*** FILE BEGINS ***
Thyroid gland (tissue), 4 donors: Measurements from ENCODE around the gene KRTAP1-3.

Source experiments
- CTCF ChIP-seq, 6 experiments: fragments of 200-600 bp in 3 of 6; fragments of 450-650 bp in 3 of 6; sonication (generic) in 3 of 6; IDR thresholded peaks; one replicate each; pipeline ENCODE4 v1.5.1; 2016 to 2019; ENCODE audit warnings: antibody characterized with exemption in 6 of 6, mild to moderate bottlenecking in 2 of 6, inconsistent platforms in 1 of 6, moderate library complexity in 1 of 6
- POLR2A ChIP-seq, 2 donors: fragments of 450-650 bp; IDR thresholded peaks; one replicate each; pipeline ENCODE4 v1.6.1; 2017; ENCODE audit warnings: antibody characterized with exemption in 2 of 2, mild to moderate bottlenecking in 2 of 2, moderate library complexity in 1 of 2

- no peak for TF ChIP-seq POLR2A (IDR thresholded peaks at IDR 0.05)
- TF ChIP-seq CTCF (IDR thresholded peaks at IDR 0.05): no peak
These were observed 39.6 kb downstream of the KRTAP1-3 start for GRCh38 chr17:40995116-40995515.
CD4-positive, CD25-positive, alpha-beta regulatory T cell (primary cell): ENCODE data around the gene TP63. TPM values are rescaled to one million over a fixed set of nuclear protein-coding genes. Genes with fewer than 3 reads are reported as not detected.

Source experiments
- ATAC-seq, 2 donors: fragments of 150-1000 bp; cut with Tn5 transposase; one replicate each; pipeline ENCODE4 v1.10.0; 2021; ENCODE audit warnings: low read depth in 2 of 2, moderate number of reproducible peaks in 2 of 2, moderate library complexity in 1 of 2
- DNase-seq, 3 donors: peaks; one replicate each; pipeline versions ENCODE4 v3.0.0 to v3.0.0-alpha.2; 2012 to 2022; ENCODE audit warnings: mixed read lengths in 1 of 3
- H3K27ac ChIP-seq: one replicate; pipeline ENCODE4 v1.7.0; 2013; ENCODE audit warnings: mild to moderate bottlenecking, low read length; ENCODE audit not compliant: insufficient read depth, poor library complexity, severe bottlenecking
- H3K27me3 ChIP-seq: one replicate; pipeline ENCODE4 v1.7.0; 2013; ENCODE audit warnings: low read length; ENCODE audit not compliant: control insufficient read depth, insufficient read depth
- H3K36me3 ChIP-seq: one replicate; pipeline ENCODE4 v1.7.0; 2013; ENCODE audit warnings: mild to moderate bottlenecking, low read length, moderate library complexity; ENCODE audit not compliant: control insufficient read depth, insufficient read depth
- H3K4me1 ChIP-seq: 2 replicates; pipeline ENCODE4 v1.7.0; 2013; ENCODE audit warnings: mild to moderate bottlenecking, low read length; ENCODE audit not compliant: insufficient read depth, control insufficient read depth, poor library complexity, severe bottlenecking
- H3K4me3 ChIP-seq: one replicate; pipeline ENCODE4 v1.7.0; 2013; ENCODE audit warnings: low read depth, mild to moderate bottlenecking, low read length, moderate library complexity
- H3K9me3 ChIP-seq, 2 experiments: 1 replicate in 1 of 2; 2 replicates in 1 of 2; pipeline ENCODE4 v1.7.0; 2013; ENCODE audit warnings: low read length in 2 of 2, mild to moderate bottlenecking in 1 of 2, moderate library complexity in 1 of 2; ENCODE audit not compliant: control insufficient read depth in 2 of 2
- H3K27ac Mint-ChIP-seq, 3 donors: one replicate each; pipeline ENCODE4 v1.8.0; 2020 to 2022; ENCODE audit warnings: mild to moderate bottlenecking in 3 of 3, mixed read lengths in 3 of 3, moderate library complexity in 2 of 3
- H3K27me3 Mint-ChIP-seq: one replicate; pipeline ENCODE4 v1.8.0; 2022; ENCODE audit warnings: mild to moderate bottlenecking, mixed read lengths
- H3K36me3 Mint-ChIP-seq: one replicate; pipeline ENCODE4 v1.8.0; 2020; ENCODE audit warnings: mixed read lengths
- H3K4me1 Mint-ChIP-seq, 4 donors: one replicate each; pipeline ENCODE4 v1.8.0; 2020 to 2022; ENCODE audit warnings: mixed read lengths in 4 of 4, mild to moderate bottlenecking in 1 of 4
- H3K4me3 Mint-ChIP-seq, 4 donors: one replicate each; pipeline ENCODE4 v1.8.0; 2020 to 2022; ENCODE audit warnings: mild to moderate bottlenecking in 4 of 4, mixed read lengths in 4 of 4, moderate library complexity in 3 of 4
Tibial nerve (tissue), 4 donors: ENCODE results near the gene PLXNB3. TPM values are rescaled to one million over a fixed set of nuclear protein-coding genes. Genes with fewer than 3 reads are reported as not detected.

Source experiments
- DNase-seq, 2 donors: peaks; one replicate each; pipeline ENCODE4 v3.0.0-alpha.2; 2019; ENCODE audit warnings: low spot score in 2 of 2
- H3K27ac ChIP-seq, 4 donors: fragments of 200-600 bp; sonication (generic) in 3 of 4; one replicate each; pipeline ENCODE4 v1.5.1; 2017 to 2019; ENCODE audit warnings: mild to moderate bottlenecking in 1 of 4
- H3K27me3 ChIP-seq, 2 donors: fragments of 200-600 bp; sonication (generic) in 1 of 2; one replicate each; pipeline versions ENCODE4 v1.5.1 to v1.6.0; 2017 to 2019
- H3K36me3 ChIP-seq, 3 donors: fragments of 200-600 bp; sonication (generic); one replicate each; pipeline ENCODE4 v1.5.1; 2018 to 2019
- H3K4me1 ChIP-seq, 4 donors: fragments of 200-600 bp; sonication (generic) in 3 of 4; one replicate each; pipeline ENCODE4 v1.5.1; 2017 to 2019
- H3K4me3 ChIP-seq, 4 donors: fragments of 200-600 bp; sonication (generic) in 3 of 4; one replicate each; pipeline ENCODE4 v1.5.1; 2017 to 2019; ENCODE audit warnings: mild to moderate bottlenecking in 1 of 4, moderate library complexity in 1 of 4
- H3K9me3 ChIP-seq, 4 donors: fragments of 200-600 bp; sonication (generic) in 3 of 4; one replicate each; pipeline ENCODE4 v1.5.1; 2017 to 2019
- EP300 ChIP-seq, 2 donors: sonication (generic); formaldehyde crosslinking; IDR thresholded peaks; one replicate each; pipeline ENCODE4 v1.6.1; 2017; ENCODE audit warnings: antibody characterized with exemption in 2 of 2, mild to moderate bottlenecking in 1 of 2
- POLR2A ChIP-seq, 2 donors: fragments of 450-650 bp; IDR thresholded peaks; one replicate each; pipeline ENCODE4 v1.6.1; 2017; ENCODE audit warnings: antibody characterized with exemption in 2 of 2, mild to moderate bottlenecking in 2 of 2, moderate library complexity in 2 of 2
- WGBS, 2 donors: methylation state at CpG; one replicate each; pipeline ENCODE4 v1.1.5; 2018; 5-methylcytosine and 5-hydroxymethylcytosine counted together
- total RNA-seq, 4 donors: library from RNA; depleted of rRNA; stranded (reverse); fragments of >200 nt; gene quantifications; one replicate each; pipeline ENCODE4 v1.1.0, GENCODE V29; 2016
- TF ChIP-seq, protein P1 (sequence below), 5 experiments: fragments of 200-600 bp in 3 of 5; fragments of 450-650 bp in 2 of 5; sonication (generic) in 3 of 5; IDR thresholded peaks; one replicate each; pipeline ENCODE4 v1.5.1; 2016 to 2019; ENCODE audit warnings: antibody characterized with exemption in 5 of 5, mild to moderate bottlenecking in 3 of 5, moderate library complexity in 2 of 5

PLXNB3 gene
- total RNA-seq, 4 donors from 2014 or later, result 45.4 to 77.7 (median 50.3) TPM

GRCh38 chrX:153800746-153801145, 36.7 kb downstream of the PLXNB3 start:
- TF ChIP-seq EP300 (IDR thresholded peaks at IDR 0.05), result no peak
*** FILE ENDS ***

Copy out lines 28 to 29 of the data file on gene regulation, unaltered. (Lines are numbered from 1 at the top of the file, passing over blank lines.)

- H3K36me3 ChIP-seq, 3 donors: fragments of 200-600 bp; sonication (generic); one replicate each; pipeline ENCODE4 v1.5.1; 2018 to 2019
- H3K4me1 ChIP-seq, 4 donors: fragments of 200-600 bp; sonication (generic) in 3 of 4; one replicate each; pipeline ENCODE4 v1.5.1; 2017 to 2019